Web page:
Funds originally designated for Bible balloon launching were reallocated to enable a fifth daily radio broadcast by Voice of the Martyrs Korea. The broadcasts include dramatized recordings from the Bible.
A letter received by Voice of the Martyrs Korea this week from a North Korean expressing thanks for an audio Bible distributed by the Voice of the Martyrs Korea network.
Foley says it is too early to determine how new legislation in South Korea related to balloon launching will impact the ministry’s Bible balloon launch efforts for 2021. “The wind and the weather always prohibit balloon launching in January, even if laws were favorable. Thus, our focus this time of year is completely on the many unique Bible distribution opportunities that are only possible in the winter. When summer comes and the winds blow north, we will do what we do every summer: evaluate the legal situation, make the best decisions we can, and act transparently.” Foley also faces charges under the Inter-Korean Exchange Act and the National Safety Law for the ministry’s past balloon launch activities, but he says he is not concerned. “If I worried about tomorrow, I would never have gotten into North Korean ministry. Today is all God gives to us. My focus is fully on keeping our North Korean Bible supply chain operational today. If tomorrow it is determined that this is a criminal act, then I will joyfully and willingly submit to the consequences.”
Foley points to the 2020 White Paper on Religious Freedom by the Database Center for North Korean Human Rights as proof of the impact that Bible distribution by groups like Voice of the Martyrs Korea is having inside North Korea. “At the time we started Voice of the Martyrs Korea 20 years ago, the Center estimates that essentially zero percent of people inside North Korea had seen a Bible with their own eyes. When the Center did its 2016 report, they reported that the number of those inside North Korea who had seen a Bible had jumped to nearly 8 percent. In the 2020 report, the Center says that number has continued to increase at a rate of 4 percent a year. Our experience is that the more Bibles we distribute to North Koreans, the more North Koreans want to read the Bible.”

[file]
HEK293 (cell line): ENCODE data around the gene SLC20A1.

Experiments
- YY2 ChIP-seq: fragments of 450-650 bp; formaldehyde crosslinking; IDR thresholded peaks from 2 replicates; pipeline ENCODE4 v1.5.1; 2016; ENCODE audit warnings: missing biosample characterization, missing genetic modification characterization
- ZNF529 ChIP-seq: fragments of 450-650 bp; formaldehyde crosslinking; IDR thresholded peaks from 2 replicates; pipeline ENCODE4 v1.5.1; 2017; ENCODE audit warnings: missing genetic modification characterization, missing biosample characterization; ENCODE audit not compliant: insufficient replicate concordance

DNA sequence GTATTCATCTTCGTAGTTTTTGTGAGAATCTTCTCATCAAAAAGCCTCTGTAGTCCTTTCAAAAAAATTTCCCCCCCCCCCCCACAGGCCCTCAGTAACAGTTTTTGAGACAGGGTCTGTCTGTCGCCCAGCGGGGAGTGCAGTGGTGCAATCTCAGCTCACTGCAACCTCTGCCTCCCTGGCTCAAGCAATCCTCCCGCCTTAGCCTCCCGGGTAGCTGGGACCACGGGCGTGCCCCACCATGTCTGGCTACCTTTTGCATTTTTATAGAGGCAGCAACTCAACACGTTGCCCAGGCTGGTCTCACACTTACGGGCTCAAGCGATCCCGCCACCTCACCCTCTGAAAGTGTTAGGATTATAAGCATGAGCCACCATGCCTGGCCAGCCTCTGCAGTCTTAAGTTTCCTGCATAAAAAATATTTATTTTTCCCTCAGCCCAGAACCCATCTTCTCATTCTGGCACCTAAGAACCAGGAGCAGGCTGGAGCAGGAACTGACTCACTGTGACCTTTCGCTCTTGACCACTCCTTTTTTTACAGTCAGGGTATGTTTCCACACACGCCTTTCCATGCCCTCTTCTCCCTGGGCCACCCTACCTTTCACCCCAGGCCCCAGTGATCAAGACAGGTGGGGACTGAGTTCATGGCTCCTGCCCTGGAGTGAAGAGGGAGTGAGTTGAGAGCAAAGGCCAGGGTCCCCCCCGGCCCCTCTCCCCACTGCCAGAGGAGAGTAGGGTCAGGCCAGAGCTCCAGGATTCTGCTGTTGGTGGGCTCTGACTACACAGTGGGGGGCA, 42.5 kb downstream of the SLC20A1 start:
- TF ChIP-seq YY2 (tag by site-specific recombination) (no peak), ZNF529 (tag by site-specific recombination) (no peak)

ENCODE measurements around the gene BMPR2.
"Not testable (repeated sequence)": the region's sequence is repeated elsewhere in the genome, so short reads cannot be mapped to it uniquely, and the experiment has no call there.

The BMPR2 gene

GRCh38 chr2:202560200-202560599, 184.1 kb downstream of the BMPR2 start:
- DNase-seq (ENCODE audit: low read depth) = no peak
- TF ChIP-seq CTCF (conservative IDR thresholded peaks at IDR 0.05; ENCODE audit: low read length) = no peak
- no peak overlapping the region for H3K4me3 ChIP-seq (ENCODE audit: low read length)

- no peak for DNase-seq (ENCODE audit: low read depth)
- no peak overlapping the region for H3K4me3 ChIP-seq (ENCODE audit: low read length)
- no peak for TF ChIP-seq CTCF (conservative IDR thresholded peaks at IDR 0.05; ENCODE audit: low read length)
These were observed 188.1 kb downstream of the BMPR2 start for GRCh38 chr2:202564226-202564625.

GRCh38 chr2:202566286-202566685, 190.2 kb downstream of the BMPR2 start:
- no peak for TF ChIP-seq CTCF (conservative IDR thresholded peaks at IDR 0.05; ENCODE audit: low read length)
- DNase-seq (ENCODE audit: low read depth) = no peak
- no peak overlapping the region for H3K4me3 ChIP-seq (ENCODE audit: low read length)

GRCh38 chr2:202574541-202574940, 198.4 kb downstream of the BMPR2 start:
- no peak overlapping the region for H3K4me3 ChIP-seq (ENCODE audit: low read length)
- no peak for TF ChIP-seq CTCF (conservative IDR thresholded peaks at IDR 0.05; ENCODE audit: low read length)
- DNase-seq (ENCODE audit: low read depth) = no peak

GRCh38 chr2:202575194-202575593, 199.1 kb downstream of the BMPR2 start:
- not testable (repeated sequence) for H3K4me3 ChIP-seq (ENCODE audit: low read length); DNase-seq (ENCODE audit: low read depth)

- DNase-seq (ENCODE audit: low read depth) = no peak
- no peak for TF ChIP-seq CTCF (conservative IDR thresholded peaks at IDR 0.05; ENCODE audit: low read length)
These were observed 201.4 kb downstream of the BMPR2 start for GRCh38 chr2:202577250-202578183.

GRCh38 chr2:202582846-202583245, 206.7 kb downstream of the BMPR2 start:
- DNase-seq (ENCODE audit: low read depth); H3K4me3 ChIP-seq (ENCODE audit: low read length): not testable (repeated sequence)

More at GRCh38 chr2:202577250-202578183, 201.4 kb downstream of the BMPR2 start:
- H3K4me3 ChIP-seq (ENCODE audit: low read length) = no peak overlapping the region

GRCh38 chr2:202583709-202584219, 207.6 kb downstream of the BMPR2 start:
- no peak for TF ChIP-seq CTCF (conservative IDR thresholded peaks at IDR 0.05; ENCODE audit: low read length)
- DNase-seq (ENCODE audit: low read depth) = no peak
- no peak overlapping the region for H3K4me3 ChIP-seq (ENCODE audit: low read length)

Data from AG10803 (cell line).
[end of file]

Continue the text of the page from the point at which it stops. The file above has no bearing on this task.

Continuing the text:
Foley says what motivates him most are the notes the ministry receives from individual North Korean Bible recipients. “We received a note today that says in part, ‘Through MP3 we have all come to know that God created the world and that God is a living God and is protecting us. We never knew this until we received the words on the MP3 along with warm gifts. I am not of course able to understand it perfectly, but I will keep listening one time, ten times, and a hundred time to keep his words.’ What sacrifice would be too great to get a Bible in the hands of someone who treasures it that much? I can’t think of any sacrifice I’d rather be a part of.”
More information about Voice of the Martyrs Korea’s North Korea ministry and Bible distribution efforts is available at https://vomkorea.com/en/project/northkorea/.